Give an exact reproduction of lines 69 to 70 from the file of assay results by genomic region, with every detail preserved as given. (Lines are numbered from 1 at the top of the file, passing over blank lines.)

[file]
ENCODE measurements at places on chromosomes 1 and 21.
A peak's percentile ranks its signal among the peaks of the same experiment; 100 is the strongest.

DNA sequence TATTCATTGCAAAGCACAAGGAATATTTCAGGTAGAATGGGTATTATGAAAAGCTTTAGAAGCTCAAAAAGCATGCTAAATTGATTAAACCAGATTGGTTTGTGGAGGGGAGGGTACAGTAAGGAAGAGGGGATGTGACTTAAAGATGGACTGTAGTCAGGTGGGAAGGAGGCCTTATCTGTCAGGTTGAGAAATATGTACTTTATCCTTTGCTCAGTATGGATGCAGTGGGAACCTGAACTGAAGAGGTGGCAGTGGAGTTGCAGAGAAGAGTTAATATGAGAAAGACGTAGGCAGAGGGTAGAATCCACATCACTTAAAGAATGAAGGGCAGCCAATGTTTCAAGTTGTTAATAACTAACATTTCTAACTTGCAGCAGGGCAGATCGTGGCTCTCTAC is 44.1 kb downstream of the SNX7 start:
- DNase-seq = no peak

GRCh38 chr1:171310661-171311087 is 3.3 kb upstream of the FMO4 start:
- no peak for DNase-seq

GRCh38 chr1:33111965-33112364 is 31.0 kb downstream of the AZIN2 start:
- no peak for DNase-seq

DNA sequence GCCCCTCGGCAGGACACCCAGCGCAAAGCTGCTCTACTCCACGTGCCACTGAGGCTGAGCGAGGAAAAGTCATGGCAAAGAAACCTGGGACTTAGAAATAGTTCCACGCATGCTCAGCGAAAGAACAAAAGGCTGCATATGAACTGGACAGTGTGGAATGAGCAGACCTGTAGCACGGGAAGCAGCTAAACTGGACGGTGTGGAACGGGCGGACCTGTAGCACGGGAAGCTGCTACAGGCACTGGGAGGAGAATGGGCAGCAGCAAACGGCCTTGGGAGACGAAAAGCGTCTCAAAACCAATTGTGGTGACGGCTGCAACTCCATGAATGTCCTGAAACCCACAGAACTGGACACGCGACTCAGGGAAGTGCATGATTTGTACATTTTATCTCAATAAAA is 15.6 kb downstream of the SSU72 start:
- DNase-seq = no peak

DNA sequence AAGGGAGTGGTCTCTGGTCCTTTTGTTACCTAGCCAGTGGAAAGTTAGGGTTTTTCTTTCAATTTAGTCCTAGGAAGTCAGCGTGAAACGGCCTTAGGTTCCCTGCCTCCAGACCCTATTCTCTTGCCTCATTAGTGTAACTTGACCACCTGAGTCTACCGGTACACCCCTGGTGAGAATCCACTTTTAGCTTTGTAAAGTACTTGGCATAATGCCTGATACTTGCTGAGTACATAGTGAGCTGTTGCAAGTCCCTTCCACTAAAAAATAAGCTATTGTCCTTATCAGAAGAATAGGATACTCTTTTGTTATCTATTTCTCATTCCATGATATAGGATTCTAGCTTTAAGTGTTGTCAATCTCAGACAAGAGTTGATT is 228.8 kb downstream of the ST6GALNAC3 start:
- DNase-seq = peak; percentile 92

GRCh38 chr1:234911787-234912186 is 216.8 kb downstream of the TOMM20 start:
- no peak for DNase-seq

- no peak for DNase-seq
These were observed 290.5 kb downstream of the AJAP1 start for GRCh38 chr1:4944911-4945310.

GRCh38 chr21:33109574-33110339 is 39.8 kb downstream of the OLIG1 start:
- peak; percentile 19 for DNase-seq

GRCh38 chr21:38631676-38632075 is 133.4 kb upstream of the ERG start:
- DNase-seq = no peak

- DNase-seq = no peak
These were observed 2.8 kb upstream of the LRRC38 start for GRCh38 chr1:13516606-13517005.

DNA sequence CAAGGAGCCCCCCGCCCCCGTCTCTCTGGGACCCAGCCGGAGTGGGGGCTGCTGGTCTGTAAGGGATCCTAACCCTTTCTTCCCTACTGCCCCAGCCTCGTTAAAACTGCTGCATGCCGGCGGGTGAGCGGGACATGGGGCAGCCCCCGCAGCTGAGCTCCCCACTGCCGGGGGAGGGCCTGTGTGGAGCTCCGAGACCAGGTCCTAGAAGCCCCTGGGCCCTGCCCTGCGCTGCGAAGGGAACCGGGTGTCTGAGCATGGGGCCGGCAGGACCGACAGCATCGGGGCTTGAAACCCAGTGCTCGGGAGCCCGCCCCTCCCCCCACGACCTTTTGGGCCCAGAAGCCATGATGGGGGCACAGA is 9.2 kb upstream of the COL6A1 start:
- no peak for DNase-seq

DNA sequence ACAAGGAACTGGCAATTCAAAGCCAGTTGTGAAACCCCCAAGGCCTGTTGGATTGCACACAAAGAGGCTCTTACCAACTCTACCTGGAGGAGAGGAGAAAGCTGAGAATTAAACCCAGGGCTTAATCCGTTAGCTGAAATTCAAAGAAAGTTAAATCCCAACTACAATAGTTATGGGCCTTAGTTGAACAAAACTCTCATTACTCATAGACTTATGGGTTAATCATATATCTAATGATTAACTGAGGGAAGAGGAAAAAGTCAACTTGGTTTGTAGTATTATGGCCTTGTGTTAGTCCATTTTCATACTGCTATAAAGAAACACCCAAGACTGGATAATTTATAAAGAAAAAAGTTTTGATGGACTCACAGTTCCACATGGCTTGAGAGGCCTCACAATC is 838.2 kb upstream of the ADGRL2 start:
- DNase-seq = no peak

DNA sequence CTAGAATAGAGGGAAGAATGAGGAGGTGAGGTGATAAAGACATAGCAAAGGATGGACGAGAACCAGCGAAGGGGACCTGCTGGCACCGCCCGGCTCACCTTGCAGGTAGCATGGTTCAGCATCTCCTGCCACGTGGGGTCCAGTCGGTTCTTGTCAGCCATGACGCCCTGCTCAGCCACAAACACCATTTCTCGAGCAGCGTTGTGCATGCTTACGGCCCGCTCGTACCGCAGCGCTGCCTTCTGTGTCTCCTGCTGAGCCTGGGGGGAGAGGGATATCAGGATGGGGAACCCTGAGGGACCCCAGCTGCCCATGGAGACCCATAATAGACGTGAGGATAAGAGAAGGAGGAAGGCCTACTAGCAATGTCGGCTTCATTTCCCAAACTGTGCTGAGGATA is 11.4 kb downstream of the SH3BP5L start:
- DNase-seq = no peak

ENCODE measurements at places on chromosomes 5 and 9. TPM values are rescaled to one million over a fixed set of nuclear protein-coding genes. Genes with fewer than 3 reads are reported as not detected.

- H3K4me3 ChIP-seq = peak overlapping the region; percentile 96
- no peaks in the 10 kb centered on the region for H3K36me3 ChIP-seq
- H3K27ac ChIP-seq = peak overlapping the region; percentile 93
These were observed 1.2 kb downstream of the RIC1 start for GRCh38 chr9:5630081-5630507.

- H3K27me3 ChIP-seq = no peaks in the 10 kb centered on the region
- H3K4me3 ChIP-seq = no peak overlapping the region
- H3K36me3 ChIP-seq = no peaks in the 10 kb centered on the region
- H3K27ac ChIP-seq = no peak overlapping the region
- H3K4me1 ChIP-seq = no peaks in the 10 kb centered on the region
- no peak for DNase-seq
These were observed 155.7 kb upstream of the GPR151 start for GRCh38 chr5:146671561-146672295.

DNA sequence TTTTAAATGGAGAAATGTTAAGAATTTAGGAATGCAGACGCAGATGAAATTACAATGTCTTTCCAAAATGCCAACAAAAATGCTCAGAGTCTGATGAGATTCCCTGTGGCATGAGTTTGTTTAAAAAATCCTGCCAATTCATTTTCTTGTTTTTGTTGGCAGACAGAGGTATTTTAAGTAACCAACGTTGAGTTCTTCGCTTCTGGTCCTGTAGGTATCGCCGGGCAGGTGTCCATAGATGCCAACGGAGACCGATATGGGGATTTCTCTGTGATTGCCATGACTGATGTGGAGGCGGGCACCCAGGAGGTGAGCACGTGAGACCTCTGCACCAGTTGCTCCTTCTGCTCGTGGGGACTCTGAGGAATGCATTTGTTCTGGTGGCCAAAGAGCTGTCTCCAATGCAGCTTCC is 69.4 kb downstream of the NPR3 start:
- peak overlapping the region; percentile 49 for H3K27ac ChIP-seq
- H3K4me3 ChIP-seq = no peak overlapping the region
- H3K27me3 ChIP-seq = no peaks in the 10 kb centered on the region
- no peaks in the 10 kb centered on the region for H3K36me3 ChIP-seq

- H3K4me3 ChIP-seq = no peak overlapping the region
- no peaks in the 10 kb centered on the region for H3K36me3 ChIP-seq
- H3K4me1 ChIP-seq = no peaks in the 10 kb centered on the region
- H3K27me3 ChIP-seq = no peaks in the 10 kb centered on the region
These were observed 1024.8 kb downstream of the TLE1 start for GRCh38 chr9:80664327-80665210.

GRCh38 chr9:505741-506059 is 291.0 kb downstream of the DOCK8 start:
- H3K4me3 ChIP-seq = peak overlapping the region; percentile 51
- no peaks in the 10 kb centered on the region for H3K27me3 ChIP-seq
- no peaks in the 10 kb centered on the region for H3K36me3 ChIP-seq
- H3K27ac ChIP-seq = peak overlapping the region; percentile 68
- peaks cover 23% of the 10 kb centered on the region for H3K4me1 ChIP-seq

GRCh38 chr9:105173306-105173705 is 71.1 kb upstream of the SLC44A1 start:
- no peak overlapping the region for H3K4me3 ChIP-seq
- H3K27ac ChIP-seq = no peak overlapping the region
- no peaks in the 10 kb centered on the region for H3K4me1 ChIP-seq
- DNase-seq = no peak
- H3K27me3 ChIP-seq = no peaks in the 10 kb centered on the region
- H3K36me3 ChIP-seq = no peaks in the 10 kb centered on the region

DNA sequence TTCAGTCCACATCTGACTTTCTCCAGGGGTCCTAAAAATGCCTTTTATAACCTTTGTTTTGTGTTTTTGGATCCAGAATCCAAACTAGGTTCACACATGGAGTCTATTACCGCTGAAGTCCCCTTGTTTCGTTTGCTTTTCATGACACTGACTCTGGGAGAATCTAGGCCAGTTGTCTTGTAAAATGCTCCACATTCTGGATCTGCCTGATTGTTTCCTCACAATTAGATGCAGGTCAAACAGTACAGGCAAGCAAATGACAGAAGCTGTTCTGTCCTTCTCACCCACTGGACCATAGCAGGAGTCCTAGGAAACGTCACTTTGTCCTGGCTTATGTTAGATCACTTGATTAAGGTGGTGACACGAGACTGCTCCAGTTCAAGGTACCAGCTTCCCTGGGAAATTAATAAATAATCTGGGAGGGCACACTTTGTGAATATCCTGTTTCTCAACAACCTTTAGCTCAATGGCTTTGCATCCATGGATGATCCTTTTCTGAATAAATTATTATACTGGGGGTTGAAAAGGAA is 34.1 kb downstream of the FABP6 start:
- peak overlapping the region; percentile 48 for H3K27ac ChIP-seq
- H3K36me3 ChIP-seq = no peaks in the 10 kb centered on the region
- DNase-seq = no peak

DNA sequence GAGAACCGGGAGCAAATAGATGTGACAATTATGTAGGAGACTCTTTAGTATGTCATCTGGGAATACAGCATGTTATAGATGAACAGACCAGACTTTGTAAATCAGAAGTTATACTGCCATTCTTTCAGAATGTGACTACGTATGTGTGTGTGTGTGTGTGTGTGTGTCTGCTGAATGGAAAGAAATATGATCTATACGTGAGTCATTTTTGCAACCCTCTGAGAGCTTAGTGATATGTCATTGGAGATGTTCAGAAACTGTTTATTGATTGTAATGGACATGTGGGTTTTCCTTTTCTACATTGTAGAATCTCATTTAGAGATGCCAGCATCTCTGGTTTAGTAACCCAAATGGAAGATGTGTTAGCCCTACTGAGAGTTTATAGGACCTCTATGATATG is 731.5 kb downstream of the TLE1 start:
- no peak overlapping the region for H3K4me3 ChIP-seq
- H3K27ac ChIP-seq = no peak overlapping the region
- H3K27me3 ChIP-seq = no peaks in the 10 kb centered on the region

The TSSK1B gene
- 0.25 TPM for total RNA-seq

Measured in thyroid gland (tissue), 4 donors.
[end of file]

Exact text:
- no peak overlapping the region for H3K4me3 ChIP-seq
- H3K27ac ChIP-seq = no peak overlapping the region